Section 3. Section 893.02, Florida Statutes, is amended as follows: 893.02 Definitions.—The following words and phrases as used in this chapter shall have the following meanings, unless the context otherwise requires:

(1) “Administer” means the direct application of a controlled substance, whether by injection, inhalation, ingestion, or any other means, to the body of a person or animal.

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(2) “Analog” or “chemical analog” means a structural derivative of a parent compound that is a controlled substance. (3) “Cannabis” means all parts of any plant of the genus Cannabis, whether growing or not; the seeds thereof; the resin extracted from any part of the plant; and every compound, manufacture, salt, derivative, mixture, or preparation of the plant or its seeds or resin with a delta-9 Tetrahydrocannabinol concentration of more than 0.3 percent on a dry weight basis.

. . .

(11) “Hemp” means a variety of the Cannabis sativa plant that is primarily grown as an agricultural crop (such as seeds, leaves and fiber, and byproducts such as oil, seed cake, hurds) and is characterized by plants that are low in THC (delta-9 Tetrahydrocannabinol). THC is the primary psychoactive chemical in marijuana. Hemp is of the same plant species as marijuana, but is genetically different and distinguished by its chemical makeup. Hemp plants have a THC concentration level of not more than 0.3 percent on a dry weight basis.

. . .

(17) “Marijuana” means a pistillate hemp plant whose scientific name is Cannabis sativa. Although the plant contains hundreds of compounds, its dried leaves and flowering tops yield the pharmacologically active ingredient Tetrahydrocannabinol (THC) that can be ingested, vaporized, smoked, sprayed, applied topically, or manufactured as a component ingredient in food, drink, pill or hemp oil form, or to produce an intoxicating or physiological healing effect.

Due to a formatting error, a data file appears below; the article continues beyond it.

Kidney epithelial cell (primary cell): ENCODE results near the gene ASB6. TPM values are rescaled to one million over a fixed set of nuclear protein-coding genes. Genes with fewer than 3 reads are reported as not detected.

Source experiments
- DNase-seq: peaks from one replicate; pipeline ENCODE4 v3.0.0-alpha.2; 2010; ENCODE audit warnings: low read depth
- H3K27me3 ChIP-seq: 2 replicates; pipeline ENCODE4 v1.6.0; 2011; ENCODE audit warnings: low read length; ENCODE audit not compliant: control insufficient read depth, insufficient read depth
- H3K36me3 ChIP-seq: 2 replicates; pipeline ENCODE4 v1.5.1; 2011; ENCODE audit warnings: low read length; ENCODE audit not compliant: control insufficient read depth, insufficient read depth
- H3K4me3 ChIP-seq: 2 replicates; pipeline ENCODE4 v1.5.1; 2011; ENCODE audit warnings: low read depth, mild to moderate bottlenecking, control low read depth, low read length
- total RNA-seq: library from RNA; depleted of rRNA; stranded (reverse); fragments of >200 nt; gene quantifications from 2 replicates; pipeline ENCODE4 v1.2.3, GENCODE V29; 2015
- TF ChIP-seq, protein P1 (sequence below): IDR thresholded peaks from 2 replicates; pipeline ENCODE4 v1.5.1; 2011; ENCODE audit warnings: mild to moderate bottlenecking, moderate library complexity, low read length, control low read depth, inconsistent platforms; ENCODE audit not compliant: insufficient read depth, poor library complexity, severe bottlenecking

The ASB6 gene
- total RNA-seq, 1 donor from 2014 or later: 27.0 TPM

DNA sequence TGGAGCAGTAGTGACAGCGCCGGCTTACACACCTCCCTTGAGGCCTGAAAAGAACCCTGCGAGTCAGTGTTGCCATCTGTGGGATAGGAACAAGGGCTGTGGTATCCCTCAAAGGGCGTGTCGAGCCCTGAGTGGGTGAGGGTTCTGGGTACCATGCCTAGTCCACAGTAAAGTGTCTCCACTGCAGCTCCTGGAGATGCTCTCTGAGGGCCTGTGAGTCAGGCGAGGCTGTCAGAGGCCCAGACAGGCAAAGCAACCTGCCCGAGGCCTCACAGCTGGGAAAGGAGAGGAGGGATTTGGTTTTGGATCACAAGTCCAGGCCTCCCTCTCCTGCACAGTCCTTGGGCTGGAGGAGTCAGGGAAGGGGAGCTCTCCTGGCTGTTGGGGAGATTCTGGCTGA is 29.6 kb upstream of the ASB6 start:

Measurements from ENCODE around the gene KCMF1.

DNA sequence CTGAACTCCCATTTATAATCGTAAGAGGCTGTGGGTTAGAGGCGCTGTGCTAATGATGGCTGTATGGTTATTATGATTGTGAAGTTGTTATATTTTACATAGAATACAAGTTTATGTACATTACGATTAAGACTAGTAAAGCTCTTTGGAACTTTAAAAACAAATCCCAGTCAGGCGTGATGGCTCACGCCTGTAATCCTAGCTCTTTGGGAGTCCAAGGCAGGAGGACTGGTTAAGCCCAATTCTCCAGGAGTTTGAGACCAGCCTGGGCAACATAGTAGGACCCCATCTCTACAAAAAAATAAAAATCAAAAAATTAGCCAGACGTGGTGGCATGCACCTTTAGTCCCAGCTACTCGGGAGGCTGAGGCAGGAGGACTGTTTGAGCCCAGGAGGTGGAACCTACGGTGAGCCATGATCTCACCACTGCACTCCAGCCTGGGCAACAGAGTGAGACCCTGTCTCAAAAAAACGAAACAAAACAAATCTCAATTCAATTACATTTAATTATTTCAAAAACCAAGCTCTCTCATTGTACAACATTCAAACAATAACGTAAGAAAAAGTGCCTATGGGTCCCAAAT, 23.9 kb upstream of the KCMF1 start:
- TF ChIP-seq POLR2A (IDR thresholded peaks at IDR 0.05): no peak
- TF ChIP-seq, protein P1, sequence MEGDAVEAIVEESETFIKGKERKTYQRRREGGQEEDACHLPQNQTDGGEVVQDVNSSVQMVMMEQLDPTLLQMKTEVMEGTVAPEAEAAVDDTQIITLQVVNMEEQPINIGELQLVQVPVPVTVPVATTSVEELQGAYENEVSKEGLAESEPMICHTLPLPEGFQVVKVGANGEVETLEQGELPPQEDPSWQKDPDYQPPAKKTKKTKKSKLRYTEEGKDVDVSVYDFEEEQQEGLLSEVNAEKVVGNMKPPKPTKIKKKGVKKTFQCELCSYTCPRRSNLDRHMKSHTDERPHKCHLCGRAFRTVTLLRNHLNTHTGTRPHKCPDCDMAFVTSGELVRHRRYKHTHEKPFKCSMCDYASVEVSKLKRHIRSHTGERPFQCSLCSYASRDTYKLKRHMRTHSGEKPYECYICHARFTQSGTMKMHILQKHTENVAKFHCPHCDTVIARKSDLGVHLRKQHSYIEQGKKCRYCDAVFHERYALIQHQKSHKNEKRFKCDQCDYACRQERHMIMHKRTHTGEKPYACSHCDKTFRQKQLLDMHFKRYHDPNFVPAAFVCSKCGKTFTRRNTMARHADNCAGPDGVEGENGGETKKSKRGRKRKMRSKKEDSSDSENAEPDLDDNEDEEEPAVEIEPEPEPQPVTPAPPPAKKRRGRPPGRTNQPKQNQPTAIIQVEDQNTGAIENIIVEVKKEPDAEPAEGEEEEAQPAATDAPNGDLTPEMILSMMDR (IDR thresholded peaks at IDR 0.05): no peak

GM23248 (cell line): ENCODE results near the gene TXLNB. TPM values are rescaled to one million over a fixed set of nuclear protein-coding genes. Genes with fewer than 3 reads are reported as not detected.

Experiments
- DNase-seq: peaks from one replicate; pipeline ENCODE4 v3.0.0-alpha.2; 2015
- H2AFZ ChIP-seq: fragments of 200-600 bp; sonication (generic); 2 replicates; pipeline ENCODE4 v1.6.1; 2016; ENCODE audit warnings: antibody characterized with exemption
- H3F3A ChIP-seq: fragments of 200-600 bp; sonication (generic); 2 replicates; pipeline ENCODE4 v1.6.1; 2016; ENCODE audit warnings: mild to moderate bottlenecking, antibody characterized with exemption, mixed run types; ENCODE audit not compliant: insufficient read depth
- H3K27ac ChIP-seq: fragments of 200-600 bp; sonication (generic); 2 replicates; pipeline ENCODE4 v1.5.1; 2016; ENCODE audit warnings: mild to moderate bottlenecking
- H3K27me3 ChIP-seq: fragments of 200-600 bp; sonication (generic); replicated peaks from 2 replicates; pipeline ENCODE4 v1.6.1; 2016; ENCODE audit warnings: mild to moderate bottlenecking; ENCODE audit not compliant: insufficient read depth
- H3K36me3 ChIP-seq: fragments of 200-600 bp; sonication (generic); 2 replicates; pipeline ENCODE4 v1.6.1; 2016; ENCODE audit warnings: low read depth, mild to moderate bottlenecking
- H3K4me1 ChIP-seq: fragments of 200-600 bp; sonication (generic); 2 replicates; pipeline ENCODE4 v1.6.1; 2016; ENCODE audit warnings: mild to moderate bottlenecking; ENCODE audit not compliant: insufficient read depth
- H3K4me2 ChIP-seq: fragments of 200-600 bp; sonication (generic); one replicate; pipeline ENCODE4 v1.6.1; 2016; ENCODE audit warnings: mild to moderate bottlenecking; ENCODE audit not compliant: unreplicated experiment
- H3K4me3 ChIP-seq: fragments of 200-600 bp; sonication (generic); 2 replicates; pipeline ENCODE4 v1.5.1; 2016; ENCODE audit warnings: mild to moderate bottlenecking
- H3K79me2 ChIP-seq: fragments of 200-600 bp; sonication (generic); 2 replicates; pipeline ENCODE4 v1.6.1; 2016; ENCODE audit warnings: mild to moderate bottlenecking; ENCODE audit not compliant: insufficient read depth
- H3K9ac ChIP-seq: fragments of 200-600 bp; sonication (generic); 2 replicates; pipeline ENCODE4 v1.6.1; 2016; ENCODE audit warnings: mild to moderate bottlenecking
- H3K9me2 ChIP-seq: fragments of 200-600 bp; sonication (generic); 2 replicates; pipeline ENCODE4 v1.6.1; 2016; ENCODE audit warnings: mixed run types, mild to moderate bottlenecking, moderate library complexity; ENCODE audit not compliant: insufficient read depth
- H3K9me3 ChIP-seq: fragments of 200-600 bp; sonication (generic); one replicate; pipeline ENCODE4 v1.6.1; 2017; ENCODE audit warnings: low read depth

. . .

Section 4. Section 893.03, Florida Statutes, is amended to modify 893.03(1)(c)7. and 893.03(1)(c)37. as follows:

893.03 Standards and schedules.—The substances enumerated in this section are controlled by this chapter. The controlled substances listed or to be listed in Schedules I, II, III, IV, and V are included by whatever official, common, usual, chemical, or trade name designated. The provisions

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of this section shall not be construed to include within any of the schedules contained in this section any excluded drugs listed within the purview of 21 C.F.R. s. 1308.22, styled “Excluded Substances”; 21 C.F.R. s. 1308.24, styled “Exempt Chemical Preparations”; 21 C.F.R. s. 1308.32, styled “Exempted Prescription Products”; or 21 C.F.R. s. 1308.34, styled “Exempt Anabolic Steroid Products.”

(1) SCHEDULE I.—A substance in Schedule I has a high potential for abuse and has no currently accepted medical use in treatment in the United States and in its use under medical supervision does not meet accepted safety standards. The following substances are controlled in Schedule I:

. . .

(c) Unless specifically excepted, or unless listed in another schedule, any material, compound, mixture, or preparation that contains any quantity of the following hallucinogenic substances or that contains any of their salts, isomers, and salts of isomers, if the existence of such salts, isomers, and salts of isomers is possible within the specific chemical designation:

. . .

7. Cannabis, except any part of plant, whether growing or not, with a delta-9 Tetrahydrocannabinol concentration of not more than 0.3 percent on a dry weight basis.

. . .

37. Tetrahydrocannabinols, except when present in any part of plant, whether growing or not, with a delta-9 Tetrahydrocannabinol concentration of not more than 0.3 percent on a dry weight basis.

Section 5. This act shall take effect upon becoming a law.